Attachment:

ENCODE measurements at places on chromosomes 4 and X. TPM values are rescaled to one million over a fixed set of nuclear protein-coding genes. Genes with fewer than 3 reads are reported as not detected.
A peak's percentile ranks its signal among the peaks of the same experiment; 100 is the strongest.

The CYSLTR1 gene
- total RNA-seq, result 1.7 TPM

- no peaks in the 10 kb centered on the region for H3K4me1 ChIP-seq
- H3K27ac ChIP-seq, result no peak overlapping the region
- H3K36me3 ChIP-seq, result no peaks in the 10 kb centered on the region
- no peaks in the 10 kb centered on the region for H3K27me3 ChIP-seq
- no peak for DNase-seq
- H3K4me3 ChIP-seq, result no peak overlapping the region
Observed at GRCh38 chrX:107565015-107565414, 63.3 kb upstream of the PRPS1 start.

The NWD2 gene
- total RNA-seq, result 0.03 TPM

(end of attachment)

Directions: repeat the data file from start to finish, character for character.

ENCODE measurements at places on chromosomes 4 and X. TPM values are rescaled to one million over a fixed set of nuclear protein-coding genes. Genes with fewer than 3 reads are reported as not detected.
A peak's percentile ranks its signal among the peaks of the same experiment; 100 is the strongest.

The CYSLTR1 gene
- total RNA-seq, result 1.7 TPM

- no peaks in the 10 kb centered on the region for H3K4me1 ChIP-seq
- H3K27ac ChIP-seq, result no peak overlapping the region
- H3K36me3 ChIP-seq, result no peaks in the 10 kb centered on the region
- no peaks in the 10 kb centered on the region for H3K27me3 ChIP-seq
- no peak for DNase-seq
- H3K4me3 ChIP-seq, result no peak overlapping the region
Observed at GRCh38 chrX:107565015-107565414, 63.3 kb upstream of the PRPS1 start.

The NWD2 gene
- total RNA-seq, result 0.03 TPM